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© New England Aquarium and Canadian Whale Institute under DFO Canada SARA permit

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Newly discovered whale species – introducing Ramari’s beaked whale (Mesoplodon eueu)!

Ramari Steward and nihongore skeleton Credit: Tanya Cumberland
Ramari Steward and nihongore skeleton Credit: Tanya Cumberland

New species of whale includes "traditional" naming by carrying an Indigenous name and the name of a woman scientist.

When a pregnant beaked whale stranded in New Zealand in 2011, an external examination identified her as a True’s beaked whale.  Very little is known about beaked whales, and very few species have actually been seen alive.

This whale was named Nihongore by the local tribe of Ngāti Māhaki and her skeleton was preserved at the Te Papa Tongarewa Museum with the help of a Ramari Stewart, a Mātauranga Māori whale expert.  Ramari Stewart noticed something different about Nihongore.

Along with her collaborator Dr. Emma Carroll, the New Zealand team worked to compare other samples of True’s beaked whales from both the Northern and Southern hemisphere, and realized that the True’s beaked whales in the Southern Hemisphere had very different genetics and skull shapes – two key indicators that they were a different species. 

This remarkable discovery is a result of bringing together Indigenous knowledge and practitioners with Western science, and learning from the traditions and history that Indigenous people have with nature. 

Artist impression of beaked whale Credit: Vivian Ward
Artist impression of beaked whale Credit: Vivian Ward

Many Māori tribes have deep cultural connections to whales and often view them as sacred.  Collecting information from stranded marine mammals is critically important to understanding not only what distinguishes species – and maybe identifying a brand new one! – but also what threats they face, when they are in certain areas, and how far they range.

In New Zealand, responses to stranded marine mammals are done in consultation with local tribes to develop and follow cultural protocols.

In honor of this finding, Nihongore and other “Southern Ocean True’s beaked whales” are now recognized as a new species and named after Ramari Stewart:  Ramari’s beaked whale.

In further recognition of the role of indigenous people in this discovery, the scientific name for these whales is Mesoplodon eueu: “eueu” means “big fish” in the Khwedam language of the Khoisan peoples of South Africa, where other whales were found that helped distinguish this new species.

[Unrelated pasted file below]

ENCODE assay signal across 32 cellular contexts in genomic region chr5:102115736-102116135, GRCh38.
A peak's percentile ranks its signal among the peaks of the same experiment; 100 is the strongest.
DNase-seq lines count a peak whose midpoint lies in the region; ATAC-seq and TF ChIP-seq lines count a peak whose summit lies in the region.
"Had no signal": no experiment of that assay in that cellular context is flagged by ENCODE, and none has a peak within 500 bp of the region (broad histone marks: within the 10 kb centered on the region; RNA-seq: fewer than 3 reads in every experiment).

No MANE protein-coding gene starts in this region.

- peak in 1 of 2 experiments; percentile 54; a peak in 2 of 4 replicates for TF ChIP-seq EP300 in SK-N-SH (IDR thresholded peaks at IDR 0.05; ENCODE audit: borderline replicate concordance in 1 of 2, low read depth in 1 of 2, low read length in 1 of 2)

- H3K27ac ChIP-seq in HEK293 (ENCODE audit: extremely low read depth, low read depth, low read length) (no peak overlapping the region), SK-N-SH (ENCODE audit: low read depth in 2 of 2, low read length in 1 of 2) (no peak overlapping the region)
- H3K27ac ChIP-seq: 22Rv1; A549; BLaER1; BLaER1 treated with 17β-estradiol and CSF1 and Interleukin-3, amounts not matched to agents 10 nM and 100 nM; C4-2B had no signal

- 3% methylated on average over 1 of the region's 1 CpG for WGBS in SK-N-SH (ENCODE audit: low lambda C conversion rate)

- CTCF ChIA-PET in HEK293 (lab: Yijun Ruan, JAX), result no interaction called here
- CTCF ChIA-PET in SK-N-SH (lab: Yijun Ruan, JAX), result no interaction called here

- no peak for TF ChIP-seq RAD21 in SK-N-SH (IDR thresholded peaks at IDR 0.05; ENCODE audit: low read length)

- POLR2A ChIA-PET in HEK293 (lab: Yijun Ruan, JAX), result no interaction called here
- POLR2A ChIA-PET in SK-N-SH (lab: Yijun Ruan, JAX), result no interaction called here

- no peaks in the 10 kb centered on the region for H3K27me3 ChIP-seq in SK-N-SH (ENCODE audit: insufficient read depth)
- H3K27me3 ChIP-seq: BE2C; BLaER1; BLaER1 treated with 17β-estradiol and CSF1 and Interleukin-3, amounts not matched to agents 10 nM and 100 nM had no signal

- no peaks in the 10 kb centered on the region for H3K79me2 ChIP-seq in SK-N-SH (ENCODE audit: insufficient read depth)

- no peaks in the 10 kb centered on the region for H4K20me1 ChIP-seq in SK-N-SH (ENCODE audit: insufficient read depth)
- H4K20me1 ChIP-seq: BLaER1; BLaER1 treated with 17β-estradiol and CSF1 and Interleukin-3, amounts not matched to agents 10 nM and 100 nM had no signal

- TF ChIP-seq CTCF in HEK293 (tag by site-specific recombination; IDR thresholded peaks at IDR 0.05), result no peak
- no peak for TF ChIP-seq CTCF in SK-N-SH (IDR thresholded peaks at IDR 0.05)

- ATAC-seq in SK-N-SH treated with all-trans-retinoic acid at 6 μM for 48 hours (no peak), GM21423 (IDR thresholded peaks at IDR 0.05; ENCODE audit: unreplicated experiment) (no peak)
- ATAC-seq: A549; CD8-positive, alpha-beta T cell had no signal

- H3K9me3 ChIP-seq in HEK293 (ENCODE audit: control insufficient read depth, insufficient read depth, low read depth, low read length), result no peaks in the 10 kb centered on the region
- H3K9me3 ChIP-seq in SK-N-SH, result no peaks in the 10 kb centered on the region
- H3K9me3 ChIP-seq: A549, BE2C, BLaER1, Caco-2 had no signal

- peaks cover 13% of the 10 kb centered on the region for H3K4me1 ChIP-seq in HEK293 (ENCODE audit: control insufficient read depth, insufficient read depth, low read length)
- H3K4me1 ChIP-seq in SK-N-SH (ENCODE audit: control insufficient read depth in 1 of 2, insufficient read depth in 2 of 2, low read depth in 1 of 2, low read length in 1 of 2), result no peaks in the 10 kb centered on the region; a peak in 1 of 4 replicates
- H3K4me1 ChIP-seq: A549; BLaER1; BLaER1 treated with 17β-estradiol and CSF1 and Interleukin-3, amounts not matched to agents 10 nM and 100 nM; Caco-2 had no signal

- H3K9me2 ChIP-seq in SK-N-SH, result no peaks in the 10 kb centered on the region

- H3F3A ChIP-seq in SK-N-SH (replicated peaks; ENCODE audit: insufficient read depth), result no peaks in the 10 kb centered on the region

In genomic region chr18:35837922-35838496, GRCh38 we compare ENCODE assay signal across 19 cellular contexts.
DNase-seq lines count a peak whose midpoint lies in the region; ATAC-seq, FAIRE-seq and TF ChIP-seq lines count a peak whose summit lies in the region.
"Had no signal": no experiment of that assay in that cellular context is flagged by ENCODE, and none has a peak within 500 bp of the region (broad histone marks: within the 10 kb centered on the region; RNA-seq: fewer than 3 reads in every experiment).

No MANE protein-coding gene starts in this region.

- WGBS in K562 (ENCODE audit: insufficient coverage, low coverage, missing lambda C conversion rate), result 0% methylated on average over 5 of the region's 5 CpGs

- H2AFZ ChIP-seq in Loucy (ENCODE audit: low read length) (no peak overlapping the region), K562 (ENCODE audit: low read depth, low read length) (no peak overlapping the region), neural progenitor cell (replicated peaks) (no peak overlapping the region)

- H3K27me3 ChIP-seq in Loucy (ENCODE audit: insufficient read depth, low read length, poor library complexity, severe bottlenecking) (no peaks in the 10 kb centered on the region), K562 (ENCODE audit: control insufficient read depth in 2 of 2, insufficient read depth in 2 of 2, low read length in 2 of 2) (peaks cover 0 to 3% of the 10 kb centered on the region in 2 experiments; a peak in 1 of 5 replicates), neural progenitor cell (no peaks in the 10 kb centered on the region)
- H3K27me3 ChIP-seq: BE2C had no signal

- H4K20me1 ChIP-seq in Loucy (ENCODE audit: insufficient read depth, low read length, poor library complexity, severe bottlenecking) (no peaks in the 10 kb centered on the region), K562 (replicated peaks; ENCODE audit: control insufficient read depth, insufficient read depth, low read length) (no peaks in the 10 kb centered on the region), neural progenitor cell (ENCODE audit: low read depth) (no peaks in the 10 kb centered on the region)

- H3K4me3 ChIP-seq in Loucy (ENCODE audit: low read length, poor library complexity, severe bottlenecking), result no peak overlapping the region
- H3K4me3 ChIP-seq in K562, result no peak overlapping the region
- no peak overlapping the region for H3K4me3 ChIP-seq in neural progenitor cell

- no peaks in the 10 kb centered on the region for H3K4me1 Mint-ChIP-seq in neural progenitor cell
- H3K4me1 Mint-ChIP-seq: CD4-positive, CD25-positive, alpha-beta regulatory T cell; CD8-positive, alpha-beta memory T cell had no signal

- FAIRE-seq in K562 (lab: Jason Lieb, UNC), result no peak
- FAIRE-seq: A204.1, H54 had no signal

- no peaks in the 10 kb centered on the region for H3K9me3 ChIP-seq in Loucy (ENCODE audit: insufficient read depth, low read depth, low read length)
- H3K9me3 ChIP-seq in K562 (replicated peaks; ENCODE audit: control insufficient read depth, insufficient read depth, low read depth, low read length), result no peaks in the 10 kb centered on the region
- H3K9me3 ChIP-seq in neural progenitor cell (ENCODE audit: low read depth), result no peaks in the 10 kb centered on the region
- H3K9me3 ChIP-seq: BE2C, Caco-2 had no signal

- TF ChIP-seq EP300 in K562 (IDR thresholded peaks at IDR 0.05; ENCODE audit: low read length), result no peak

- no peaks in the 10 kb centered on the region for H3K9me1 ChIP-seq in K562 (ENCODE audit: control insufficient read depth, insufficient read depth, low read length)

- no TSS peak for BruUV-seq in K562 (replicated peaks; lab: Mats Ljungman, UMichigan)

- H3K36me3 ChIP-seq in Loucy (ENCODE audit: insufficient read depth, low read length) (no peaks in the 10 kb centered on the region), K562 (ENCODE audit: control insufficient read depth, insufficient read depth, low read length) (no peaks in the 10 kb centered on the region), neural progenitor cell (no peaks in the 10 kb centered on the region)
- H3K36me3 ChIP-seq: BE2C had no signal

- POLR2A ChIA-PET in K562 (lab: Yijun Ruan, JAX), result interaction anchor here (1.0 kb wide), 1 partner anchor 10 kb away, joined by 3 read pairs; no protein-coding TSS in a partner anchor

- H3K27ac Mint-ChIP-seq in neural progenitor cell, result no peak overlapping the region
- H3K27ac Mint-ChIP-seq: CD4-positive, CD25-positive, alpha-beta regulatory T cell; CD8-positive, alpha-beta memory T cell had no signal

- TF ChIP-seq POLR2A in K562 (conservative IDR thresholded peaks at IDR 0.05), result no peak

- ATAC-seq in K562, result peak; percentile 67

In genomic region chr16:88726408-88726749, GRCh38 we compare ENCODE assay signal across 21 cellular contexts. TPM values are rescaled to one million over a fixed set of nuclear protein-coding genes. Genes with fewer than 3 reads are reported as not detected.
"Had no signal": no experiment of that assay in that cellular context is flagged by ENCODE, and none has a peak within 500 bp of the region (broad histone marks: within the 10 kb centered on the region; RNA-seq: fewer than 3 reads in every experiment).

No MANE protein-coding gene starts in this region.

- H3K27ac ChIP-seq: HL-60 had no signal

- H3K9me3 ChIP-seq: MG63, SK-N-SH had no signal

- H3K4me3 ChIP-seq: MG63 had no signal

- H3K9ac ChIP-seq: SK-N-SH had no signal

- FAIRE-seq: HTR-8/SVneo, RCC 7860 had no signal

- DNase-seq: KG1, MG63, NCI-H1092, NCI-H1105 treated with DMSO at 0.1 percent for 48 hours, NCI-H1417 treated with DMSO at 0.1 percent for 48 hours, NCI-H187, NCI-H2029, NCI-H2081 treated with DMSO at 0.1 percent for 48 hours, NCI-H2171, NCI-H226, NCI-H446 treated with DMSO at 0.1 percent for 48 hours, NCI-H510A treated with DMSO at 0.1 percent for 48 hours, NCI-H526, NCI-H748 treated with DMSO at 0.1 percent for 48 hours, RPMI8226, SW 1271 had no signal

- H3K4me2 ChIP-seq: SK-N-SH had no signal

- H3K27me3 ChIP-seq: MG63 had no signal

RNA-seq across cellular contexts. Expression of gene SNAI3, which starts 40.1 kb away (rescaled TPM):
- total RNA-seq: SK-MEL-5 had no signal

With most “new” whale species named after white male Western scientists, the Ramari’s beaked whale is a welcome new approach to naming a species. Appropriately, “Ramari” means “rare event” in the Māori language.

“This species is remarkable both in its unique attributes and its name.” said Regina Asmutis-Silvia, WDC-NA Executive Director.  “It is not only rare to discover new whale species but even more rare to name them after women and honor the indigenous peoples whose coastlines are visited by these amazing creatures”

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  1. Nick on 11/10/2021 at 10:39 am

    How often does it come up for air?

  2. Simon on 11/12/2021 at 1:51 pm

    Hi I’m just wondering if this is the same specie of whale we saved a few years ago . It was North of Vancouver Island . We have a video of us putting it back into the sea .

  3. Wanda Clark on 11/14/2021 at 4:02 pm

    I wanted to look at this new species close up – why are photo s so limited

    • Michelle Collins on 11/15/2021 at 3:15 pm

      Hey Wanda,
      Thanks for your question! This new species was discovered based on one who had stranded and they discovered it was different by noticing different skull structures and genetics. This species is considered a beaked whale and very little is known about beaked whales and very few species have actually been seen alive. Photos are limited because there is just this one example so far.

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